Discrimination based on social constructs like sexual orientations and gender identities are sharply called to light in the case of those discriminated on the basis of being both an indigenous person, and at the same time gay or lesbian.
History shows that the perceived invisibility of LGBT (lesbian, gay, bisexual, transgender) indigenous people in the country impact the increasing tolerance among them, which may then be representative of how the early Filipinos stand on the issue of homosexuality and its practice.
The dearth of literature about the existence of LGBT people belonging to Filipino indigenous groups has increased the interest of LGBT advocates in proofs of early cultural lifestyles and practices regarding treatment of LGBT members, as understanding of it interrelates with many socio-cultural dimensions.
There are a number of articles and stories about the beliefs and culture of indigenous groups, as well as the primary issues usually associated with them, like fights over their ancestral domains, mining, abuses, and land developments. However little has been written–if not little has been publicized–about their sexuality, sexual orientations and gender identities. Sexual orientations and gender identities (SOGI) is one of the issues seldom discussed while the above mentioned issues are highlighted as priority, thus, given more awareness.
Layers and layers of non-recognition
The Ayta tribe is among the most well-known indigenous groups in the Philippines, a country with over 110 major ethno-linguistic groups. The publicity is due to the number of television programs as well as award-winning stories relating their experiences of discrimination in school, in the workplace, and other public venues.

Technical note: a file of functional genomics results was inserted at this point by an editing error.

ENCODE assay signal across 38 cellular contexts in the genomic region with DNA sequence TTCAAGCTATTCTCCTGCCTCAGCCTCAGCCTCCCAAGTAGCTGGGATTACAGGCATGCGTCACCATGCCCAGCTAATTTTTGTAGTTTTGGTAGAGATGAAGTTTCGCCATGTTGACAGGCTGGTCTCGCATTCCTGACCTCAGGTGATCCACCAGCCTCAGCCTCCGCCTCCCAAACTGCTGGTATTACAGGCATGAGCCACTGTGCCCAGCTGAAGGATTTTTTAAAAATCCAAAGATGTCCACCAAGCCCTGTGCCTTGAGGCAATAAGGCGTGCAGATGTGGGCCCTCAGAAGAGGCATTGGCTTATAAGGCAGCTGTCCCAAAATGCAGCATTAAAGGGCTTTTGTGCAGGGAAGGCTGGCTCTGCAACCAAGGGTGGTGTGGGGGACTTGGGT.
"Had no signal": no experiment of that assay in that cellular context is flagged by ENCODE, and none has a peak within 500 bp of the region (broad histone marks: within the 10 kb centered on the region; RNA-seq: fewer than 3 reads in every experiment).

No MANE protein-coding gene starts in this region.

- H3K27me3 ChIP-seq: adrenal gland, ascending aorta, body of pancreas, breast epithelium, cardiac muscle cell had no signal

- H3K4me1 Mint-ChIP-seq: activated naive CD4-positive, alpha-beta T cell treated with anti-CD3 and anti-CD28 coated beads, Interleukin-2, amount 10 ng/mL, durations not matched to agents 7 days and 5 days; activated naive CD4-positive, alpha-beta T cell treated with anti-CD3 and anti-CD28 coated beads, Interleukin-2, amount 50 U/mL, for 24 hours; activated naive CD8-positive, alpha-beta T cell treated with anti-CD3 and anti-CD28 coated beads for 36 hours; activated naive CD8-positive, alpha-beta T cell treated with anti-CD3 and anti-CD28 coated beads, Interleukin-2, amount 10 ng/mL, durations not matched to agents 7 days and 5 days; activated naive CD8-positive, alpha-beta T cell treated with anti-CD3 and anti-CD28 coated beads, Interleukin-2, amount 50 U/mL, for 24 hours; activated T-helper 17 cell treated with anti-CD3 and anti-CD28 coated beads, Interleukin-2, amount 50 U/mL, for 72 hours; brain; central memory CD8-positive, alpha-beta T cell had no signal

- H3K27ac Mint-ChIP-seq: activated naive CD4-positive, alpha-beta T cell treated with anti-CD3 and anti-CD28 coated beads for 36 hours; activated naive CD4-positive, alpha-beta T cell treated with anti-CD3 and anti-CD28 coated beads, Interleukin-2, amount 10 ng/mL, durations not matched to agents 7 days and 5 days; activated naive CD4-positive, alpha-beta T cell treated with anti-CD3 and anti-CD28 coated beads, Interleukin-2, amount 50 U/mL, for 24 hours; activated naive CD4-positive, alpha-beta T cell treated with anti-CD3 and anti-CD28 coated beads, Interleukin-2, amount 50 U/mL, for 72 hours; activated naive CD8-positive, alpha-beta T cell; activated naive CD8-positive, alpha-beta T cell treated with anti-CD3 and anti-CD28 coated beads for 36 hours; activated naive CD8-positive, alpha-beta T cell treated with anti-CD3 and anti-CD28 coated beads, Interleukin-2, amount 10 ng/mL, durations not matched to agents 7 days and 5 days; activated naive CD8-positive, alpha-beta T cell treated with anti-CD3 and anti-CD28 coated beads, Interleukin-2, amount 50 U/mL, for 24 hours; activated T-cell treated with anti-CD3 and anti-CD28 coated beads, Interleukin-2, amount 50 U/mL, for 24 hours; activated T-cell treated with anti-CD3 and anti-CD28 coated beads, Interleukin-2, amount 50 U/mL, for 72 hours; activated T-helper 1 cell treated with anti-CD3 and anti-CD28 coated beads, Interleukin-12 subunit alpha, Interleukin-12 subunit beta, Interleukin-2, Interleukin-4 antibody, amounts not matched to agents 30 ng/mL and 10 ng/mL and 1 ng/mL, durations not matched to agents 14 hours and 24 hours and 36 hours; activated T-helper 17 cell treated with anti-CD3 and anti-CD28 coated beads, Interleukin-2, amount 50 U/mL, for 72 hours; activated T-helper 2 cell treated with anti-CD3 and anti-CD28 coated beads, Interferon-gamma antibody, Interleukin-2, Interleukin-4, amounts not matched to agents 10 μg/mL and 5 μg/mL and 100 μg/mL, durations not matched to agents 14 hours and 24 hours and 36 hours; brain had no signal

In addition, the eruption of Mt. Pinatubo in 1991 led to their fleeing to nearby provinces, while others tried their luck in the metro working as house helpers and baby sitters, furthering the enculturation process.
All this has put the Ayta as one among the top tribes that can be named by someone raised in the Metro. However, mere identification of groups does not show how knowledgeable one is about their way of life, valuations, and beliefs. The same can be true in the understanding of the self-images that are being created when they face oppression and non-recognition.
For instance, the identity crisis being experienced by an LGBT Ayta is difficult to take care of as he/she first needs to deal with the discrimination that he/she faces because of being an Ayta. The individual also simultaneously experiences deepening layers of discrimination due to sex, gender, ethno-linguistic group, aesthetic value and so on and so forth. These layers take on different values, and sexual orientation and gender identity, more often than not, is set aside.
Acceptance and tolerance
The existence of lesbians and gays among the Ayta tribe is considered a non-issue in the sense that they believed that the tribe has nothing to do with it should a member of their tribe come out.
“If there are gays in the community, we let them be if that is what they really are,” said Ayta Tribe leaders Rosendo Robin and Roland Popatco in an interview.
They affirmed that sexual orientation is a matter that should be discussed within the family and the tribe does not hold any customary belief that deals with the encouragement or discouragement of one’s sexuality.
Arnel Valencia, Treasurer of PAGKAKAISA (a duly-organized indigenous people’s group in Barangay Camias, Porac) also said that the tribe does not collectively hold any position as to the presence of lesbian and gay Ayta. He also said that the issue is within the domains of the family and the tribe has no authority over a person’s choice of life partner.